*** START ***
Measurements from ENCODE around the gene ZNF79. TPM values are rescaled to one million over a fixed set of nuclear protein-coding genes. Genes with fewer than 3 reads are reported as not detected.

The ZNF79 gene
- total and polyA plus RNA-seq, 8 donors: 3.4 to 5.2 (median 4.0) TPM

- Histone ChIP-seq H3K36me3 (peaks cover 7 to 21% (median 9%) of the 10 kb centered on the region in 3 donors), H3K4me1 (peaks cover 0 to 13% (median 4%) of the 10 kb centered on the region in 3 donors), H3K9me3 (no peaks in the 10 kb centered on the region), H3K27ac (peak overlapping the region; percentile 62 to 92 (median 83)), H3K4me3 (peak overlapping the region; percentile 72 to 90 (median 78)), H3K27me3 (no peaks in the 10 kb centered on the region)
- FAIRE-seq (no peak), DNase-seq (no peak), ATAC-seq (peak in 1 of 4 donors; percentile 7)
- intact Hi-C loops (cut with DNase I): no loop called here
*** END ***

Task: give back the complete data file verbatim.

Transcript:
Measurements from ENCODE around the gene ZNF79. TPM values are rescaled to one million over a fixed set of nuclear protein-coding genes. Genes with fewer than 3 reads are reported as not detected.

The ZNF79 gene
- total and polyA plus RNA-seq, 8 donors: 3.4 to 5.2 (median 4.0) TPM

- Histone ChIP-seq H3K36me3 (peaks cover 7 to 21% (median 9%) of the 10 kb centered on the region in 3 donors), H3K4me1 (peaks cover 0 to 13% (median 4%) of the 10 kb centered on the region in 3 donors), H3K9me3 (no peaks in the 10 kb centered on the region), H3K27ac (peak overlapping the region; percentile 62 to 92 (median 83)), H3K4me3 (peak overlapping the region; percentile 72 to 90 (median 78)), H3K27me3 (no peaks in the 10 kb centered on the region)
- FAIRE-seq (no peak), DNase-seq (no peak), ATAC-seq (peak in 1 of 4 donors; percentile 7)
- intact Hi-C loops (cut with DNase I): no loop called here